Former Beaufort High basketball coach Mitchell dies at 78

sfastenau@beaufortgazette.comNovember 27, 2012 

Former Beaufort High basketball coach Arnold Mitchell, shown outside the gymnasium at Beaufort High when it was dedicated in his honor in December of 2009, died Monday at age 78.

FILE/STAFF PHOTO

Arnold C. Mitchell Sr. was the man for the job.

The first basketball coach at Beaufort High School when three high schools merged during integration in 1970, Mitchell faced a delicate balancing act with incoming talent and existing players.

But the Charleston native, whose career eventually stretched more than three decades, kept his team's focus on the court and avoided the tension in the hallways and beyond.

"Some white kids thought they wouldn't get a chance to play; black kids thought they might not get a chance to play," said Mitchell's wife, Henrietta. "But it all worked out. He was a good leader. He was always calm whatever situations came up. If you could play, you were going to get the opportunity to do so."

Arnold C. Mitchell Sr. died Monday at Beaufort Memorial Hospital at age 78. He was remembered by family and former players as a molder of basketball players and men.

He led the team at Robert Smalls High School starting in 1958 until the schools merged. He coached at Beaufort High, where the gym is now named for him, until 1989.

Before Beaufort County had a recreation department, Mitchell opened the Robert Smalls gym to young basketball players. He later became Beaufort County's first recreation director.

Mitchell played guard at Claflin University and earned a master's degree from Pepperdine. He coached basketball, track, baseball and football at Robert Smalls.

At Beaufort High, Mitchell didn't allow the influx of players from the combined schools and racial tension to affect his team's chemistry. Mitchell's daughter, Angela Mitchell Stephens, remembers the story her father liked to tell, that her dad's first Beaufort High basketball team included two players from Beaufort High, two from Robert Smalls and one from St. Helena.

"He said, 'Believe it or not, there was really no animosity, at least not on the playing field.'" Stephens said. "He said, 'Although there might have been some things going on in the school, when those kids hit that floor, it was business as usual, just trying to learn the game of basketball and play as a team."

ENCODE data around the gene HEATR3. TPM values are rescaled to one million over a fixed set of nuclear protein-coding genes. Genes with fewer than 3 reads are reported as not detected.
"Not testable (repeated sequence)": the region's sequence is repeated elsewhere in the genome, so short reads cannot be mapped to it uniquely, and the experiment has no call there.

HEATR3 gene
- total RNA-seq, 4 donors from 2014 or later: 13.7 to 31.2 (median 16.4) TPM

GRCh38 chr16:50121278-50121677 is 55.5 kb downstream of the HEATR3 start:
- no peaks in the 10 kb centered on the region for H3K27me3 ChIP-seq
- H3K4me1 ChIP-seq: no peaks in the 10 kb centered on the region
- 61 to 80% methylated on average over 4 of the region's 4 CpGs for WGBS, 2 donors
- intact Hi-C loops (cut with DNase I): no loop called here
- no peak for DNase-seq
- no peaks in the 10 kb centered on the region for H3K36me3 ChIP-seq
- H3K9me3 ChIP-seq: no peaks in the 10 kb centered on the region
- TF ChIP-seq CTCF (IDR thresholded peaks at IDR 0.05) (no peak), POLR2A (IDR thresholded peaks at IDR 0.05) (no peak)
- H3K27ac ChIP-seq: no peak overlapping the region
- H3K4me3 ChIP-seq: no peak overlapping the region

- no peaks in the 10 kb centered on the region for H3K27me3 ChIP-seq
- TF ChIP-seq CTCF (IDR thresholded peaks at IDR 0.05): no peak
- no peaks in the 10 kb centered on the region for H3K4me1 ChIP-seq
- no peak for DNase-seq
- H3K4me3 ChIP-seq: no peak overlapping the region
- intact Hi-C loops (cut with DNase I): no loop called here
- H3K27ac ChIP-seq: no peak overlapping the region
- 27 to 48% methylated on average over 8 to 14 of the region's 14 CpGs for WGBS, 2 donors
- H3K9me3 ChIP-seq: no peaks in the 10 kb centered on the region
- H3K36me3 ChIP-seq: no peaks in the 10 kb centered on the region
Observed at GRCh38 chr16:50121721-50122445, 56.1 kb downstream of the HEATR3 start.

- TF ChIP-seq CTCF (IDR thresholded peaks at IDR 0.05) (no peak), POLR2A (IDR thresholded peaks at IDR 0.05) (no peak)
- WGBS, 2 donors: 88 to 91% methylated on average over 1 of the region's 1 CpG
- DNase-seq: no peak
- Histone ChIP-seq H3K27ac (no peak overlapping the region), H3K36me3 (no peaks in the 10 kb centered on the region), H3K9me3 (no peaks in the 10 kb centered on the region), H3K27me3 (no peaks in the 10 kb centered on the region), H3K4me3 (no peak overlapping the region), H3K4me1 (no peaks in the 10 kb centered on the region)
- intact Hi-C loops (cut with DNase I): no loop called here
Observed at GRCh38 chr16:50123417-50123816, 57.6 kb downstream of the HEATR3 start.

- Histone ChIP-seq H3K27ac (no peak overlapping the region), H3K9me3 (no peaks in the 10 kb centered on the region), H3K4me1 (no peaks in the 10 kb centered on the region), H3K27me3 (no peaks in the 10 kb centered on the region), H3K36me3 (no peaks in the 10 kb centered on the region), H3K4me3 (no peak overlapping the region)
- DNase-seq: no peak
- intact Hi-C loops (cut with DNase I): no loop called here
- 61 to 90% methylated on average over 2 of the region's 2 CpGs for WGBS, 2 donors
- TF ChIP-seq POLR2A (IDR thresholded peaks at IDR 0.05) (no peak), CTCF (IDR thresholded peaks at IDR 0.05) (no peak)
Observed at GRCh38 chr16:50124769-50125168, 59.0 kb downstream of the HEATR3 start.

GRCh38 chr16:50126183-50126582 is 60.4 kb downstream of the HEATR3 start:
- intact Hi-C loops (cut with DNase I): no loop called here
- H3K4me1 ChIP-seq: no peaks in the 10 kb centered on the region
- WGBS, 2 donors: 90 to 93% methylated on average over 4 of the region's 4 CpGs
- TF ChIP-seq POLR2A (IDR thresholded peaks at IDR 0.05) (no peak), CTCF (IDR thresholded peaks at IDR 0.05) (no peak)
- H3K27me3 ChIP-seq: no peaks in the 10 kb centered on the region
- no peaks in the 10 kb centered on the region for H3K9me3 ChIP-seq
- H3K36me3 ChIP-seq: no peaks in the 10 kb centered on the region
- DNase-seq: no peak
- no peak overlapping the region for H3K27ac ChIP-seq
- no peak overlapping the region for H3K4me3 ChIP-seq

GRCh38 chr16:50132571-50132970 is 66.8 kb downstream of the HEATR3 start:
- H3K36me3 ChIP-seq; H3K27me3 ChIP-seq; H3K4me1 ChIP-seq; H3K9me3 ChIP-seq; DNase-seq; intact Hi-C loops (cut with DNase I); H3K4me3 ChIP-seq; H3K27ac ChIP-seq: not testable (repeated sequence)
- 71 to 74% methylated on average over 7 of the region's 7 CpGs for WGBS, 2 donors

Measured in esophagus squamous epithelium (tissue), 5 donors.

His successor at Beaufort High, Bruce Beasley, still the Eagles coach more than 20 years later, was an all-state player under Mitchell and later an assistant coach. He remembered Mitchell as a quiet man who commanded attention when he spoke and showed a fierce competitive side.

Beasley served as Mitchell's assistant a decade before his mentor retired. When Beasley took over, Mitchell was always ready with wisdom to share.

"He didn't do a whole lot of criticizing," Beasley said. "He was always supportive and he would always encourage me. He never did say anything negative to me."

Beaufort County Board of Education Chairman Fred Washington played basketball and football for Mitchell at Robert Smalls and recorded a video message for his former coach when the Beaufort High gym was dedicated in Mitchell's name. Washington said Monday that Mitchell could be explosive on the sideline, but that it was out of character, that Mitchell was a well-rounded coach who helped his players succeed as people through athletics.

"You have truly had an impact on me," Washington told Mitchell in the video. "I think that it would have been very difficult for me to be where I am today ... without recognizing the influence that you've had on me."

Mitchell's son, Arnold C. Mitchell Jr., played basketball for his dad at Beaufort High and helped coach during his father's final season. The son went on to coach basketball, baseball and track in various capacities at Beaufort High and Battery Creek.

Mitchell Jr. remembered his dad as a pure shooter, a man who always won free-throw contests with his players before arthritis limited his stroke. And he didn't play favorites.

The son anchored the end of the bench for half of his junior season before breaking into the starting lineup. He credits his dad for helping shape the sports landscape in Beaufort.

"He has really done it all," Mitchell Jr. said. "That's given him the opportunity to touch a lot of lives. I think we were blessed to have him."

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